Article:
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Sanzaru Games game director Bill Spence says Asgard's Wrath 2 is getting players to spend more and more time in virtual reality.

Bryant Francis, Senior Editor

February 23, 2024

2 Min Read
A cat-person from Asgard's Wrath 2.
Image via Sanzaru Games/Meta.

At a Glance

  • A challenge for VR game development is figuring out how long players are comfortable wearing even the slimmest of headsets.
  • But according to Sanzaru Games, Asgard's Wrath 2 players are spending hours upon hours in its open-world RPG.

There's a common refrain in virtual reality development that VR-first games can't take too much time. As headsets like the PlayStation VR2 and Meta Quest 3 have hit the market, developers have had to grapple with the fact that even the most comfortable of headsets get really sweaty really quick, especially when the player is moving their body around.

But Asgard's Wrath 2 developer Sanzaru Games may have found the formula for keeping headsets plastered on the heads of highly-engaged players. The critically acclaimed open-world RPG (a rarity in virtual reality) recently won "Immersive Reality Game of the Year" at the 2024 DICE awards, and in a backstage chat with Sanzaru Games, game director Bill Spence explained to Game Developer that the studio is breaking records for player engagement.

Since the game's launch in September 2023, some hardcore players have spent over 250 hours playing Asgard's Wrath 2. "We're talking dozens and dozens of hours," Spence said, commenting that the milestone was a major rebuttal of the idea that players won't spend more than an hour or two wearing a VR headset.

Strong reception for Asgard's Wrath 2

The quality of Asgard's Wrath 2 definitely isn't in doubt. Its average Metacritic score clocks in at 87 percent, and outlets like IGN have called it "the new gold standard" of virtual reality. The technical challenges of creating a high-quality open world game apparently sent the developers at Sanzaru diving into the history of older open-world games—back to an era when developers were creating expansive worlds with lower poly counts and fewer draw calls.

Related:Asgard's Wrath 2's "Godscale mode" is about perspective, not power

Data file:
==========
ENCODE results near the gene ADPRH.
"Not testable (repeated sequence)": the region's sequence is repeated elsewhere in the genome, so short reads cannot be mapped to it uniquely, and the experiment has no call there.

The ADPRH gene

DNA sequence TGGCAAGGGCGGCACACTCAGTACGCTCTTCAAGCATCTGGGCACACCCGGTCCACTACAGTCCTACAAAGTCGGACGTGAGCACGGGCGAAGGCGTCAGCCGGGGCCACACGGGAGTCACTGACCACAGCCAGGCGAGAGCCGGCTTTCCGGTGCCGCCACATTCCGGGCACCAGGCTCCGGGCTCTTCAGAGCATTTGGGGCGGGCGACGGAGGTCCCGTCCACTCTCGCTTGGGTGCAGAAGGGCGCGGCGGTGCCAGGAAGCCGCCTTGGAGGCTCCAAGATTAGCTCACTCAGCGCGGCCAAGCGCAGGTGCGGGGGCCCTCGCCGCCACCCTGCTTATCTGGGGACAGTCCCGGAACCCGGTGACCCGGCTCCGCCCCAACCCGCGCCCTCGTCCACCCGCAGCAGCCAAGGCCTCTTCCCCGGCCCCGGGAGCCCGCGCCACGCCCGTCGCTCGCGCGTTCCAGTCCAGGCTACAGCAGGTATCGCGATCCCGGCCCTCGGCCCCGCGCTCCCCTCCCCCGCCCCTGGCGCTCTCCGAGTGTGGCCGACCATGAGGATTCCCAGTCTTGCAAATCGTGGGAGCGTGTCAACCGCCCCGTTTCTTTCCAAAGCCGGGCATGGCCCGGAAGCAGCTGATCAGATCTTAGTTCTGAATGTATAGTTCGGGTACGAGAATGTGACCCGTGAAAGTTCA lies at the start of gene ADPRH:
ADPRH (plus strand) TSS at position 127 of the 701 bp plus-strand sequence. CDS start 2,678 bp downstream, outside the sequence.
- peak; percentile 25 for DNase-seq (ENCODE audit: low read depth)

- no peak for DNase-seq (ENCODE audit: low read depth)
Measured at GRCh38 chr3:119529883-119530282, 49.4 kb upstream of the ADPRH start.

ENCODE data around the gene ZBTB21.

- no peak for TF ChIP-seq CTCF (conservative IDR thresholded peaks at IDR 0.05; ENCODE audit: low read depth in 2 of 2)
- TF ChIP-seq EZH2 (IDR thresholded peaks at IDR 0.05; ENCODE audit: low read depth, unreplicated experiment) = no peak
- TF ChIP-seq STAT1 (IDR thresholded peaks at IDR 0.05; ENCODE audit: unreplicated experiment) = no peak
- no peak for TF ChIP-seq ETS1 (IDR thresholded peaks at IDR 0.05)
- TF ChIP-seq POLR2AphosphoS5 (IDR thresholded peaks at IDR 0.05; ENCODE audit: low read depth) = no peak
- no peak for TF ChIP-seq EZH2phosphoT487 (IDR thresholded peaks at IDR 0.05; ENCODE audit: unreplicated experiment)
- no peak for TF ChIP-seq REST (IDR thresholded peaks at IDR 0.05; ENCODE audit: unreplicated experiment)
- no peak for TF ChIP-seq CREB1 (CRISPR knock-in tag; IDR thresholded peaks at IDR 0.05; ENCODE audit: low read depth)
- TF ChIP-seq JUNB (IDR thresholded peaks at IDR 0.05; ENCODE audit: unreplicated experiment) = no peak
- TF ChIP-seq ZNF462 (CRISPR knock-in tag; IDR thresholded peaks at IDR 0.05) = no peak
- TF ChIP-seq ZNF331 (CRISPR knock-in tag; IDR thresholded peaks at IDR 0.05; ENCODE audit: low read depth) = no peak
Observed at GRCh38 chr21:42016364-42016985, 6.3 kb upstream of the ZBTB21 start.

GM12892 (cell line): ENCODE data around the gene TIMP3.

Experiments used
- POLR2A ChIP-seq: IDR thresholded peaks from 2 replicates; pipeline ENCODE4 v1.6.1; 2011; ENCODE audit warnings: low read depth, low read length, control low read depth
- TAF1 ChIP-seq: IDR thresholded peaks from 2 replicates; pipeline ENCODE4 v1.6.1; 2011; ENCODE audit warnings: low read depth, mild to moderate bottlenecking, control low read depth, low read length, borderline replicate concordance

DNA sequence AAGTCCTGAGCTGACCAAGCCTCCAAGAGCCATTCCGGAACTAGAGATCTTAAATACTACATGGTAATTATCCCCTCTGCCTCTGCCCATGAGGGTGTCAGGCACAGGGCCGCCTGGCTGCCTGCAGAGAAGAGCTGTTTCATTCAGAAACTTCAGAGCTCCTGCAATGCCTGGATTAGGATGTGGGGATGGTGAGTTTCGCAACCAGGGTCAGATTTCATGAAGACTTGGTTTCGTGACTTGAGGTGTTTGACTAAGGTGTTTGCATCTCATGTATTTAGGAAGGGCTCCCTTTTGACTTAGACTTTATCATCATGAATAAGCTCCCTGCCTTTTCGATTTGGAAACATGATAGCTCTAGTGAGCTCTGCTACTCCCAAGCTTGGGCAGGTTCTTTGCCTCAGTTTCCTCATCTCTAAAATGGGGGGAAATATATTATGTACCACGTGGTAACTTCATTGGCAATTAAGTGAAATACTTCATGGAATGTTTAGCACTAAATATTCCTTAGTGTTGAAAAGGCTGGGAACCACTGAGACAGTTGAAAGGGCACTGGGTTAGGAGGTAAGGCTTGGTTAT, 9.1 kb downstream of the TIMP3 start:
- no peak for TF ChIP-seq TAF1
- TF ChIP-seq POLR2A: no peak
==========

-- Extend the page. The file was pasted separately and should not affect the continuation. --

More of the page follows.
Studio creative director Mat Kraemer implied that the team's focus has been to recreate traditional PC and console experiences in VR—another "against the grain" approach compared to what we've heard from other VR developers. Technical director Evan Arnold urged developers to "not be afraid of the hardware" and to be ambitious on VR and mobile platforms. "There's so much horsepower on [PlayStation 5, Xbox, and PC Games]. You just have to go back to the old-school techniques we were using 20 years ago."

"Those big giant giant open worlds are under 300 draw calls," he pointed out, prompting a cackle from Spence. "You have to use a lot of knowledge that is maybe forgotten by a lot of [developers." It's been fun to recover that strength."

It's amusing to think of creating 300-draw-call open worlds as "forgotten knowledge," but Arnold has a point. Technological advancement has made for great open world games, but embracing platform limitations can help developers focus on what made PlayStation 2-era hits like Grand Theft Auto III, Spider-Man 2, and Beyond Good & Evil such fun experiences.

Related:Owlchemy Labs execs: Hand tracking is next major leap for VR

About the Author(s)

Bryant Francis

Senior Editor, GameDeveloper.com

Bryant Francis is a writer, journalist, and narrative designer based in Boston, MA. He currently writes for Game Developer, a leading B2B publication for the video game industry. His credits include Proxy Studios' upcoming 4X strategy game Zephon and Amplitude Studio's 2017 game Endless Space 2.

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